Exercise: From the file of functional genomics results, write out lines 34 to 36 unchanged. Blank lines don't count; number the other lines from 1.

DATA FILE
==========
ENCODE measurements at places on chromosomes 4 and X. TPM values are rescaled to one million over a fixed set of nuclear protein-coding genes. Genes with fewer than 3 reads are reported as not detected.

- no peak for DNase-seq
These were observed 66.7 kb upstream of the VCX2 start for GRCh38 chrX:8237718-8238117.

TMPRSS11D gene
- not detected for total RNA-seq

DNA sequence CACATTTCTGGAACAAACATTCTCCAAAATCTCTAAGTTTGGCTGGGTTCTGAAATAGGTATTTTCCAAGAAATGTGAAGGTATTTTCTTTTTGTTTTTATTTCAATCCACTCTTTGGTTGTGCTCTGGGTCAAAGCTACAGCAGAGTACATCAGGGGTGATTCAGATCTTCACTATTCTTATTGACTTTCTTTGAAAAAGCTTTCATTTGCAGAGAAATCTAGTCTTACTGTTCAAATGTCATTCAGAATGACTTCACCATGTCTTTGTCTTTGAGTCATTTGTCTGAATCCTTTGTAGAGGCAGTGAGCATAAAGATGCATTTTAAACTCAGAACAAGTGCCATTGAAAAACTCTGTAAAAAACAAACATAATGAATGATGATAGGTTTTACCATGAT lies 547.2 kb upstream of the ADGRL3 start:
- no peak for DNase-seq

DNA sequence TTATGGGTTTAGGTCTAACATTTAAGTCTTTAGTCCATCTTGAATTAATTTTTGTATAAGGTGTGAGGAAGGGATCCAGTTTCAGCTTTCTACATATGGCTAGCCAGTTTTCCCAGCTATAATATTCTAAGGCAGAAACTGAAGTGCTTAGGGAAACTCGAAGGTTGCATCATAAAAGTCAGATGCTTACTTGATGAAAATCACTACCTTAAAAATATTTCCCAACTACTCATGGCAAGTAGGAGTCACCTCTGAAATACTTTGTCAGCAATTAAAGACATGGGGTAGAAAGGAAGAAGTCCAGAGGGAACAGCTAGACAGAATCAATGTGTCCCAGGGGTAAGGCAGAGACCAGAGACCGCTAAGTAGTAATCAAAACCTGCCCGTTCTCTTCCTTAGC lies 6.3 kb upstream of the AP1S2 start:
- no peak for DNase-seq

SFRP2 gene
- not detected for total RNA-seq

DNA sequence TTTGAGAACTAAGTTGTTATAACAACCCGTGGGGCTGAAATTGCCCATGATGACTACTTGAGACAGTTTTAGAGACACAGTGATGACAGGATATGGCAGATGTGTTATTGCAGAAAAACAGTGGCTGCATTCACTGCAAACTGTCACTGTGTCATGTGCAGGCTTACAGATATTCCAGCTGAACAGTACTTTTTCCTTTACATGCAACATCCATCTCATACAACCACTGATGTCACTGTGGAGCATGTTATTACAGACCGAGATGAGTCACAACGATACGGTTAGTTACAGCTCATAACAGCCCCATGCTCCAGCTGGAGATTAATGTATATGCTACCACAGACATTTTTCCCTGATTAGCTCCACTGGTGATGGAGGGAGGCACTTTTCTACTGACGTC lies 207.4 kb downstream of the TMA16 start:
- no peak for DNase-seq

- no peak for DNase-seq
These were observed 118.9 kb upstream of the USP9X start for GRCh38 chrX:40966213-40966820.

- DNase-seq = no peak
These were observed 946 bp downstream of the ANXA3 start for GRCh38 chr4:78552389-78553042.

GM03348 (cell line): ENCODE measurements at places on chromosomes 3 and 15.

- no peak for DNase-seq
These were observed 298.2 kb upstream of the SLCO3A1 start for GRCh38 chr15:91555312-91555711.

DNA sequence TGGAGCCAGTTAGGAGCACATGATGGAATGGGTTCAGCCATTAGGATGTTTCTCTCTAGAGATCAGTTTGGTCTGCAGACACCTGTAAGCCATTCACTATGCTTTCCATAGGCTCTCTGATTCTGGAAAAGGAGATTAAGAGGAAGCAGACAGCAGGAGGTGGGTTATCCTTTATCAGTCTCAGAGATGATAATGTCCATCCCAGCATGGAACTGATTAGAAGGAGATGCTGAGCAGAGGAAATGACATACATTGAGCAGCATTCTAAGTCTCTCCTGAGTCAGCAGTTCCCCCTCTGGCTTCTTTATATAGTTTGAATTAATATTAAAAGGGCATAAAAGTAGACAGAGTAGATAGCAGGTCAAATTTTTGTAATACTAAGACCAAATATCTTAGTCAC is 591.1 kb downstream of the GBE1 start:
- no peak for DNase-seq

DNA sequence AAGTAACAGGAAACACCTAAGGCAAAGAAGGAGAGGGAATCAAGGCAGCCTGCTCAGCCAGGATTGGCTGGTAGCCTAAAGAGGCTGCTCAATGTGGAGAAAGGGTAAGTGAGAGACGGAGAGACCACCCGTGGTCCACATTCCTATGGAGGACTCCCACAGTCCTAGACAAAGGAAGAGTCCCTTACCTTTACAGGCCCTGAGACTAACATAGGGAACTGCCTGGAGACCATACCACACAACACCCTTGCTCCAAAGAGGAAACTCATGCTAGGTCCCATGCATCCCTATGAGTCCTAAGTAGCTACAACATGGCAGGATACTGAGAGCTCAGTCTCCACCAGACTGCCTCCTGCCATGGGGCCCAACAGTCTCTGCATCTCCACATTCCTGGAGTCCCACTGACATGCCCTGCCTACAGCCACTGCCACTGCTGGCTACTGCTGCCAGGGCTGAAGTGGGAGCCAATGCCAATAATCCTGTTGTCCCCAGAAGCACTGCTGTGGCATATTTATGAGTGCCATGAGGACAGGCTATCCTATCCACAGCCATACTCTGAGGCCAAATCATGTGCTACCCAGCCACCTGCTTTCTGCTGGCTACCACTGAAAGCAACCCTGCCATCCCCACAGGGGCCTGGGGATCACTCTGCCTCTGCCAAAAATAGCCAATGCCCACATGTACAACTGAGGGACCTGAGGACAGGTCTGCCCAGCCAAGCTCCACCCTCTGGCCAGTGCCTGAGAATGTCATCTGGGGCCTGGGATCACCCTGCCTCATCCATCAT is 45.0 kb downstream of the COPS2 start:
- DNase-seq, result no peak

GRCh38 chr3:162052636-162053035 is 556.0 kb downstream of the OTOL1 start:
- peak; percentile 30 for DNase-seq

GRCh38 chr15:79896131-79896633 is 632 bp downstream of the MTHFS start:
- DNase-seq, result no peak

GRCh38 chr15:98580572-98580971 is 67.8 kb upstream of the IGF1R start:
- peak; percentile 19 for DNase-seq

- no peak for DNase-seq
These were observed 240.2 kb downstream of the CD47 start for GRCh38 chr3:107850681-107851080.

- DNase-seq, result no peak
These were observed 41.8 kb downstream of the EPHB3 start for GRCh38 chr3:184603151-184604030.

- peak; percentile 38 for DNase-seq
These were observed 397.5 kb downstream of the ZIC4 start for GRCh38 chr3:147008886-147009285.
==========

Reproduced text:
These were observed 41.8 kb downstream of the EPHB3 start for GRCh38 chr3:184603151-184604030.

- peak; percentile 38 for DNase-seq
These were observed 397.5 kb downstream of the ZIC4 start for GRCh38 chr3:147008886-147009285.